We also rely on mental shortcuts to make decisions. We don’t always have the time or inclination to analyse everything systematically. So, when making judgements we often ignore information, preferring to use simple rules of thumb or heuristics, to help us reach a decision faster and more easily. Some of these are hardwired through evolutionary processes and others are learned via experience.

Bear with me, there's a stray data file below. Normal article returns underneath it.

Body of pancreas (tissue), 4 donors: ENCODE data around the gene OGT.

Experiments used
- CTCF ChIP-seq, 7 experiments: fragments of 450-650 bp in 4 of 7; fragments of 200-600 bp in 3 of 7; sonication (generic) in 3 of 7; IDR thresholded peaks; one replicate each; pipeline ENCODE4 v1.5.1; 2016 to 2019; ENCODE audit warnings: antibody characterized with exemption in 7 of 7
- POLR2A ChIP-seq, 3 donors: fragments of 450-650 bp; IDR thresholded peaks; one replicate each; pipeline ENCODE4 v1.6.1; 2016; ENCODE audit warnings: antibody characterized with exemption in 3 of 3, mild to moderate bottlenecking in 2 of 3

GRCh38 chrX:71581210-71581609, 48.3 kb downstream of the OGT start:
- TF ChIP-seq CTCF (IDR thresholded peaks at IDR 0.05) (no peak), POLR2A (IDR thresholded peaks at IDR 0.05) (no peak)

Other heuristics or shortcuts include concepts such as availability bias or affect bias to help us make decisions (rightly or wrongly). Availability bias - when we believe that whatever most easily comes to mind or is salient or vivid, is most likely to happen - frequently steers our decision-making, particularly around our judgement of risk. Terrorism, air crashes and homicide almost always feel more likely causes of death and tragedy than car accidents and the diseases of today such as heart disease. Affect bias too - when our decision or choice isn’t based on objective information, but more on our emotional response - whether we instinctively like or dislike something.